We sell a lot of vintage swing dresses at Little Wings Factory; it is one of our most popular styles. But what do we really know about where it came from? Well the swing dress was born in the Lindy-Bop clubs that were popular in the 1940s and 1950s, so in this post we are going to look a bit deeper into their history:
The Lindy Hop is a dance that originated in the 1920's in Harlem, New York. The actual Lindy dance itself is a dance you dance with a partner, and it consists of both eight and six steps and is based on The Charleston and the Tap. The Lindy is often seen as a wild and spontaneous dance that consists of lots of frenzied kicks and body movements, but it can also be cool and sophisticated too. The basis of the Lindy Hop is that you dance with a partner to the music and enjoy yourself while you do it!
(picture sourced from Wikipedia: https://en.wikipedia.org/wiki/Jitterbug)
What is interesting about the Lindy Hop is that it originated from the African social dance culture in Harlem and was brought to the attention of the rest of the city at the famous Savoy Ballroom in New York. The Savoy was one of the biggest dance halls in New York at the time, taking up the whole block at 141st Street and Lennox Avenue - and it was one of the only dance halls in the city that was racially integrated. The Savoy had a bandstand at each end of its elongated sprung dance floor and had two live bands playing every night seven days a week.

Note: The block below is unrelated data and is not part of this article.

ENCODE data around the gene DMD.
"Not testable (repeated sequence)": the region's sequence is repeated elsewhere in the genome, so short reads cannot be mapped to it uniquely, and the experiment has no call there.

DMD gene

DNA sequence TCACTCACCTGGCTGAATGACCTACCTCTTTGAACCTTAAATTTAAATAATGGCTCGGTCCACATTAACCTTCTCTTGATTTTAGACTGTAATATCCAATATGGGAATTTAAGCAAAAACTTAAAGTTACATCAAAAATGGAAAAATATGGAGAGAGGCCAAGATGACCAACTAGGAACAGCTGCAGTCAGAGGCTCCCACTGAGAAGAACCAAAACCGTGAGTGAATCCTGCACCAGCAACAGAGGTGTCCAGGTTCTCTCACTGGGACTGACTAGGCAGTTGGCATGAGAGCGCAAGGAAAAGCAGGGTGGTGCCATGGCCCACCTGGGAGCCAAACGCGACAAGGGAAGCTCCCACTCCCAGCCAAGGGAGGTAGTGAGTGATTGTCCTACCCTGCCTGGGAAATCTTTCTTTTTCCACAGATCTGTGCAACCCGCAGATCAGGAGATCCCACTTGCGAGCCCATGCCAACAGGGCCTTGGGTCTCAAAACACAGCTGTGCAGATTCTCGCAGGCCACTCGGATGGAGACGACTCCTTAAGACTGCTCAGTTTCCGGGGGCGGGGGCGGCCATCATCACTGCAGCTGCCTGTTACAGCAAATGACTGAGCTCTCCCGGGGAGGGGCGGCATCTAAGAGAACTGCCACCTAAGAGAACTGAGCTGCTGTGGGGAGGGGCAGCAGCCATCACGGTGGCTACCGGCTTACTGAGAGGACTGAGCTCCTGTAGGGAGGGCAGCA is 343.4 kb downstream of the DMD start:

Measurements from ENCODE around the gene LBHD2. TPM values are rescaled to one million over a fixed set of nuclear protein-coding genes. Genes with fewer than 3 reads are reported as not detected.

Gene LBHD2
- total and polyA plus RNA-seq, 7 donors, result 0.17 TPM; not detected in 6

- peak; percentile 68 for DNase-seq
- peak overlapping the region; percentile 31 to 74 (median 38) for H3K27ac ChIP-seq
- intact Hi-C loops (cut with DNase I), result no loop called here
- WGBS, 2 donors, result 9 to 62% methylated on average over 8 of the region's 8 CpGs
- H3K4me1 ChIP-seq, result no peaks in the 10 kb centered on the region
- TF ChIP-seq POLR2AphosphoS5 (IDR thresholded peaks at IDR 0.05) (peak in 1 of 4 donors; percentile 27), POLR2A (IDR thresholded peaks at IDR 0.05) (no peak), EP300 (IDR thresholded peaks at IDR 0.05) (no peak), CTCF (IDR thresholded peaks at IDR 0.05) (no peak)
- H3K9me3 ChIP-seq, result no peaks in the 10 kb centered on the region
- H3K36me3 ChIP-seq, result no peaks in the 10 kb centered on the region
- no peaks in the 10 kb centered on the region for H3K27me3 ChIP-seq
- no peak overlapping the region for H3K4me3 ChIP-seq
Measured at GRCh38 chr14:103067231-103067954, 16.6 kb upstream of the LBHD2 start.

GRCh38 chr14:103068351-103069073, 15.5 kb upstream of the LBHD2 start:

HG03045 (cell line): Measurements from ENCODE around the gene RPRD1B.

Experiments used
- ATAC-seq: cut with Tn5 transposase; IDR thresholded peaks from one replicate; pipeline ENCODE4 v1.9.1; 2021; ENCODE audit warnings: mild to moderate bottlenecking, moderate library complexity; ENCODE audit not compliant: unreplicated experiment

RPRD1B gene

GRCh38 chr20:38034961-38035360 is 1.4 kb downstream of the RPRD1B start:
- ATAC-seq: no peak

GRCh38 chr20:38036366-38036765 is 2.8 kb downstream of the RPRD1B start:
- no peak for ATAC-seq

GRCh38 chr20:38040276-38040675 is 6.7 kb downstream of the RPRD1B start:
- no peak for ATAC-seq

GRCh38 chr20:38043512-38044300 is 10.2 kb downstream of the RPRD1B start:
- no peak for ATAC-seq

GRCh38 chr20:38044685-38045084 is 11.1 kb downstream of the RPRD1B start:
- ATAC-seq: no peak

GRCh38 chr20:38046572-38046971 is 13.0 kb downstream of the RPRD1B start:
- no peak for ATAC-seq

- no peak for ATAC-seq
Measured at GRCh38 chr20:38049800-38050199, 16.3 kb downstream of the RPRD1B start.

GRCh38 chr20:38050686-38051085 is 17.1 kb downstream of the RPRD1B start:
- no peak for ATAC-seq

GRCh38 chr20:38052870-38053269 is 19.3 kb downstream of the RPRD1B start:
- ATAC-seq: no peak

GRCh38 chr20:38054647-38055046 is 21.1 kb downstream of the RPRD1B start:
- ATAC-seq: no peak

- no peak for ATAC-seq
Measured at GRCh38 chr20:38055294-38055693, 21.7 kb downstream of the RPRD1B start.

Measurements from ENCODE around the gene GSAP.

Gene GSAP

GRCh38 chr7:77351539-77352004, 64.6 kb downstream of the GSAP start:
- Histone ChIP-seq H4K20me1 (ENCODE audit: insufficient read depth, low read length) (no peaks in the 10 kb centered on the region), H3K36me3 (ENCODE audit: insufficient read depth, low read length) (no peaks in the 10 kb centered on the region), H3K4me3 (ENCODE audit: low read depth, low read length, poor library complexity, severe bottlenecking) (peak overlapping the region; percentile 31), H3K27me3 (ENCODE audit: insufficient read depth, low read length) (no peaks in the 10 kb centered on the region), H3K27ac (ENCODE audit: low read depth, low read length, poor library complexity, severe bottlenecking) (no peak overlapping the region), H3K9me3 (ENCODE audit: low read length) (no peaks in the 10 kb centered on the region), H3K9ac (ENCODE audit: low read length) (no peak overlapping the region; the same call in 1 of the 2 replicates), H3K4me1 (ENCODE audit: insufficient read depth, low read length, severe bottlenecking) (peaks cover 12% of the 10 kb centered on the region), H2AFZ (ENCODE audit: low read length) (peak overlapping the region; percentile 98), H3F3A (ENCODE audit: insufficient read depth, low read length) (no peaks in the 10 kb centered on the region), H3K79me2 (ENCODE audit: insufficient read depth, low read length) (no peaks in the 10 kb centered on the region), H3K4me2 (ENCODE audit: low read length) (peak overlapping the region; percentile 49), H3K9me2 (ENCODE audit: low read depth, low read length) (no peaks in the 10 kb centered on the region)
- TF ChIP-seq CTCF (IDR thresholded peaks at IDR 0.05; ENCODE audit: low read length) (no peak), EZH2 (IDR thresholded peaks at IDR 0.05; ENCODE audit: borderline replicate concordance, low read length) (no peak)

Jazz was in it's heyday at this time, and the dancers fed off the music as much as the musicians fed off the dancers. The top dancers would take turns to show and play with the rhythms produced by the bands. Weekly competitions took place and dancers were inspired to create new moves to wow the crowd and win over the judges.
The Head Bouncer at the Savoy Herbert White or "Whitey", managed to get together a group of the best dancers at The Savoy and he then formed a dance, troupe. He took them all over America to dance at various competitions and performances, and even managed to get them into some films - such as "A Day at the Races" and "Hellzapoppin". People flocked to the cinema to see the dancers, and they only had once chance to see the moves performed on the silver screen before trying to recreate it themselves - so the moves would evolve and become new moves, and the dances would then blend again to accommodate the newest fashion.
The Swing Dress was a great success at Lindy Hops as it allowed the ladies to move freely on the dance floor while still looking feminine. The wide skirt moved with the dancer and allowed them to flash a little leg at the same time!
To see Little Wings Factory's selection of Swing Dresses, please check out our online vintage clothes site at www.littlewingsfactory.co.uk.
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